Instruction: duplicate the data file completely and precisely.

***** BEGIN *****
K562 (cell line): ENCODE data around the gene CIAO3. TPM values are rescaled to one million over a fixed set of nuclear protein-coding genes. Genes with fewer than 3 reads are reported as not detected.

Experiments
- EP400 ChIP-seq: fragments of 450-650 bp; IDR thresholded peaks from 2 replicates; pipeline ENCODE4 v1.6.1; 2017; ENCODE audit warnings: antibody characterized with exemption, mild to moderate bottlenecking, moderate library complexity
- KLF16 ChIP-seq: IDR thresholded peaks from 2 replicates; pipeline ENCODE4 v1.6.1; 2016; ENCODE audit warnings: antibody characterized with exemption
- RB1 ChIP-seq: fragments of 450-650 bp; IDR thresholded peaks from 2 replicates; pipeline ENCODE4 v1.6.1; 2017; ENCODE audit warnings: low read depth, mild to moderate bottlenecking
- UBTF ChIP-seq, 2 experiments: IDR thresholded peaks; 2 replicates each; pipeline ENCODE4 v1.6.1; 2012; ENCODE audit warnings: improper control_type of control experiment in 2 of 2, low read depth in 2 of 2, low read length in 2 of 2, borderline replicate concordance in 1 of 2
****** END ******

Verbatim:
K562 (cell line): ENCODE data around the gene CIAO3. TPM values are rescaled to one million over a fixed set of nuclear protein-coding genes. Genes with fewer than 3 reads are reported as not detected.

Experiments
- EP400 ChIP-seq: fragments of 450-650 bp; IDR thresholded peaks from 2 replicates; pipeline ENCODE4 v1.6.1; 2017; ENCODE audit warnings: antibody characterized with exemption, mild to moderate bottlenecking, moderate library complexity
- KLF16 ChIP-seq: IDR thresholded peaks from 2 replicates; pipeline ENCODE4 v1.6.1; 2016; ENCODE audit warnings: antibody characterized with exemption
- RB1 ChIP-seq: fragments of 450-650 bp; IDR thresholded peaks from 2 replicates; pipeline ENCODE4 v1.6.1; 2017; ENCODE audit warnings: low read depth, mild to moderate bottlenecking
- UBTF ChIP-seq, 2 experiments: IDR thresholded peaks; 2 replicates each; pipeline ENCODE4 v1.6.1; 2012; ENCODE audit warnings: improper control_type of control experiment in 2 of 2, low read depth in 2 of 2, low read length in 2 of 2, borderline replicate concordance in 1 of 2